Solar Traffic Controls completes flashers and automated radar speed
for New Mexico DOT
TEMPE, AZ 07/06/2005 - Made possible by a joint effort of the New Mexico Department of Transportation (NMDOT) and the Federal Highway Administration (FHWA), the U. S. 70 Hondo Valley project started construction August 2002, in southeast New Mexico widening a two-lane highway to help reduce accidents and improve traffic flow.
Funds were allotted for public safety upgrades. "Based upon our previous experience with NMDOT in rural New Mexico," said Joe Wise, president of Solar Traffic Controls (STC), "we were chosen for the project. STC was commissioned to install deer crossing flashers and traffic calming devices, also known as radar speed controls, along the 38-mile Hondo Valley portion of U.S. 70."
Twenty-two STC units were sold to and installed by Bixby Electric of Albuquerque. Two of the units were deer crossing warning flashers, basically school zone flashers designed to run 7 days a week: 4 hours in the morning and 4 hours in the evening since deers are diurnal, i.e., active two times a day-morning and evening.
An STC-designed time clock was incorporated into each unit enabling adjustment on a month-by-month or quarterly basis to compensate for the time shift in sunrise and sunset. The units turn on every day, 2 hours before and 2 hours after the official sunrise and sunset.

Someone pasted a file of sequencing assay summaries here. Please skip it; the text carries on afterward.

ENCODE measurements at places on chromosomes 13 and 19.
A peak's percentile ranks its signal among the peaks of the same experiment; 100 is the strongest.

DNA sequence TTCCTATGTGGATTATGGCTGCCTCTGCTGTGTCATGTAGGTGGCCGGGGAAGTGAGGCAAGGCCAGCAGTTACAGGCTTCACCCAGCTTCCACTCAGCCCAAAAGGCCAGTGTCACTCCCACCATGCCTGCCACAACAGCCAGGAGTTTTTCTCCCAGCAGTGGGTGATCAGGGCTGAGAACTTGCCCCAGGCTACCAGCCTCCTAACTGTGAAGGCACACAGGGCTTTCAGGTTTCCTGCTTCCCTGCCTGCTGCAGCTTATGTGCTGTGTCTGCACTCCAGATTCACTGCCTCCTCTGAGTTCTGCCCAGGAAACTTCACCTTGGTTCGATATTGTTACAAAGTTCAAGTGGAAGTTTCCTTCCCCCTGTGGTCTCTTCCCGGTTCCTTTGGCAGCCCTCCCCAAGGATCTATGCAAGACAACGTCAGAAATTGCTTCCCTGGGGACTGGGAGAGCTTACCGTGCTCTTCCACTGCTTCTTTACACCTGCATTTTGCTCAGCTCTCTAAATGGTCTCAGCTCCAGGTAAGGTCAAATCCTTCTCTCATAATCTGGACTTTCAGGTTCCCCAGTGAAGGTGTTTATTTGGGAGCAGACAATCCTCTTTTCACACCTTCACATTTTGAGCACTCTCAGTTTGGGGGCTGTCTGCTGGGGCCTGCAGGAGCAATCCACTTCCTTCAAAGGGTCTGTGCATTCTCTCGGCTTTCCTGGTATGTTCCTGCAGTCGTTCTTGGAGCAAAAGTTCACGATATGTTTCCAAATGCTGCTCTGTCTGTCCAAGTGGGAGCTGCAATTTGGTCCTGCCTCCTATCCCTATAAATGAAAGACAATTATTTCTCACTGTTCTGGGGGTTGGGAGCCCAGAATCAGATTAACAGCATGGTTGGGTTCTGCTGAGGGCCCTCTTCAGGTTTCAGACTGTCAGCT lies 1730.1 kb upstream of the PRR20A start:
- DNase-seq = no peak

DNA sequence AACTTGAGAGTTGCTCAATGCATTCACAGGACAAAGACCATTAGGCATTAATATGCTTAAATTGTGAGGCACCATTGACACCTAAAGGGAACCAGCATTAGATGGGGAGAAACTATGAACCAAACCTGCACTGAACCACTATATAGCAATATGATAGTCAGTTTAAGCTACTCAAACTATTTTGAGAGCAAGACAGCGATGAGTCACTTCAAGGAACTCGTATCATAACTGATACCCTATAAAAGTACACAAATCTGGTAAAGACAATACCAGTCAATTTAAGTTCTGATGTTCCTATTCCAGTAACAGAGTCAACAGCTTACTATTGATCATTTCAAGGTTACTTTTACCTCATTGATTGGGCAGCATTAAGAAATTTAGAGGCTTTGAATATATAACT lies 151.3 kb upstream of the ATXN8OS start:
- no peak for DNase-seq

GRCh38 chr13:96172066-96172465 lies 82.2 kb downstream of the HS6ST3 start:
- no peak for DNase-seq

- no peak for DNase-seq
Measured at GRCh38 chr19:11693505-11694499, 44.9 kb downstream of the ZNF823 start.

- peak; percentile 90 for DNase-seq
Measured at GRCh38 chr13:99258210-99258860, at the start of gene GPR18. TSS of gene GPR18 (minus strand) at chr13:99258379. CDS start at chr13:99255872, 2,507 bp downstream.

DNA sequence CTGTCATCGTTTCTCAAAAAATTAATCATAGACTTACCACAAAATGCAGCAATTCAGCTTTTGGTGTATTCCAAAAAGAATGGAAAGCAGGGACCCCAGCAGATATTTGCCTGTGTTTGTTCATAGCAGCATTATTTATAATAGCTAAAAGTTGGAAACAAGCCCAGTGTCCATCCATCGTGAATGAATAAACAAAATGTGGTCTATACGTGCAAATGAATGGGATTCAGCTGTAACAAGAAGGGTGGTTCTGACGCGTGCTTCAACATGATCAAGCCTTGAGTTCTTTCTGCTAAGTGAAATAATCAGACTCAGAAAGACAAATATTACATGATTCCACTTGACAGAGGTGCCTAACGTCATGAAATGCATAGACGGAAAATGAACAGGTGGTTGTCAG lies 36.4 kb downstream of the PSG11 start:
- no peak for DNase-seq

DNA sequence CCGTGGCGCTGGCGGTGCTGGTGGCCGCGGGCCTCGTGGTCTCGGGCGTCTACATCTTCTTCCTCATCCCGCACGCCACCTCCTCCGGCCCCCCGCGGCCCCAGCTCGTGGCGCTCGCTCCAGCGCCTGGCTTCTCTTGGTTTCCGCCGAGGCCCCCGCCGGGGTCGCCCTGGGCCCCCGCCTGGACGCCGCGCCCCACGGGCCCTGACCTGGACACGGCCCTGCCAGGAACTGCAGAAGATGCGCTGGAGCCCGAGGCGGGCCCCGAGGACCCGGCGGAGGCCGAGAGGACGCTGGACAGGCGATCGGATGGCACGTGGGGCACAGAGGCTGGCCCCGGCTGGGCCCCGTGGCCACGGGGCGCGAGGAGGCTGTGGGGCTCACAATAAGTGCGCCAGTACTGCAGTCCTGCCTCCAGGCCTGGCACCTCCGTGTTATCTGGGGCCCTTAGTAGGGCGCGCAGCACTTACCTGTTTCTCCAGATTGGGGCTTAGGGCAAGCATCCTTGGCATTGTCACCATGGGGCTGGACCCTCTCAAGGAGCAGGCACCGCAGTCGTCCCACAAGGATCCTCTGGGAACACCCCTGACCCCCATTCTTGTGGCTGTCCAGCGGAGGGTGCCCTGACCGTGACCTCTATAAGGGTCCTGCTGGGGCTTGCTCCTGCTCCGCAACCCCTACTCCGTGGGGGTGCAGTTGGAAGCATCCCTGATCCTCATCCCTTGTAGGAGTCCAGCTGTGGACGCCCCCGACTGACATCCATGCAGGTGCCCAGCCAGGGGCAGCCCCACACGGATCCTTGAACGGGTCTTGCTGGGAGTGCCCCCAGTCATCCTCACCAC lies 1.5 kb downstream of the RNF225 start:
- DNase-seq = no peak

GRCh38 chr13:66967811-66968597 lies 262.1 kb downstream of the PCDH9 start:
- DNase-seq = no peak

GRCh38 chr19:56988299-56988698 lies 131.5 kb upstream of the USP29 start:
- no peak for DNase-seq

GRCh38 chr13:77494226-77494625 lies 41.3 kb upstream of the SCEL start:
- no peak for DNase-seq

Of the remaining 20 systems installed, 10 were radar speed controls and 10 radar-activated flashers constituting a set of devices for traffic calming. These devices advise approaching drivers their speed using radar feedback. If they are speeding, the unit "radios" 500 feet down the road and activates two, 12-inch solar-powered flashers with the posted speed limit so drivers will decrease their speed. Every town along the route received a radar speed display on the entry of each side of town coupled with a solar-powered flasher.
About Solar Traffic Controls, LLC
Solar Traffic Controls (STC) designs and manufactures solar-powered traffic control systems for city, state and federal DOTs. Its primary products are solar-powered flashing beacon systems used for school zones and 24-hour applications. What sets STC's systems apart from its competitors: technical merit. For more information, please visit www.solar-traffic-controls.com
About New Mexico DOT U.S. 70 Hondo Valley Project
Made possible by a joint effort of the New Mexico Department of Transportation (NMDOT) and the Federal Highway Administration (FHWA), the U. S. 70 Hondo Valley project started construction August 2002. In southeast New Mexico from Ruidoso Downs to Riverside, a two-lane highway has been widened to four lanes with wide shoulders and turning lanes to help reduce accidents and improve traffic flow. For more information, please visit www.us70hondovalley.com.
About Sierra Blanca Constructors, a joint venture company
Roadway Design Engineer, Jim Berrera of URS, part of the project's design-build team, determined that one of the major problems on U. S. 70 was speeding. This was a new concept project for Berrera. He had to find a company which had done similar systems and could work within the constraints of preserving historic "acequias" or hand-dug ditches along the route, archeological sites, Native American folklore and environmental issues.